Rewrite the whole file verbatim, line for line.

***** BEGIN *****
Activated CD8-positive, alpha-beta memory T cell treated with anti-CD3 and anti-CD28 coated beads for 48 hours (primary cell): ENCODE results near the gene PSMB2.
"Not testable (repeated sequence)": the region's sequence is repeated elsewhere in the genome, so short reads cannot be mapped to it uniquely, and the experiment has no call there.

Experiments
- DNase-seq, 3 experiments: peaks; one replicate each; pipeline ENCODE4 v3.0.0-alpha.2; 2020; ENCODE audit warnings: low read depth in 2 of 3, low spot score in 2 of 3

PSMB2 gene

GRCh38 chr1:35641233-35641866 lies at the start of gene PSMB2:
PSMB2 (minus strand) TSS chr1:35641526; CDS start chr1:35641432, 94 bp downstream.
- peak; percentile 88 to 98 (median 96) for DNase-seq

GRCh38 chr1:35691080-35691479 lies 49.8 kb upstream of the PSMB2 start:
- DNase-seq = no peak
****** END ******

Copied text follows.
Activated CD8-positive, alpha-beta memory T cell treated with anti-CD3 and anti-CD28 coated beads for 48 hours (primary cell): ENCODE results near the gene PSMB2.
"Not testable (repeated sequence)": the region's sequence is repeated elsewhere in the genome, so short reads cannot be mapped to it uniquely, and the experiment has no call there.

Experiments
- DNase-seq, 3 experiments: peaks; one replicate each; pipeline ENCODE4 v3.0.0-alpha.2; 2020; ENCODE audit warnings: low read depth in 2 of 3, low spot score in 2 of 3

PSMB2 gene

GRCh38 chr1:35641233-35641866 lies at the start of gene PSMB2:
PSMB2 (minus strand) TSS chr1:35641526; CDS start chr1:35641432, 94 bp downstream.
- peak; percentile 88 to 98 (median 96) for DNase-seq

GRCh38 chr1:35691080-35691479 lies 49.8 kb upstream of the PSMB2 start:
- DNase-seq = no peak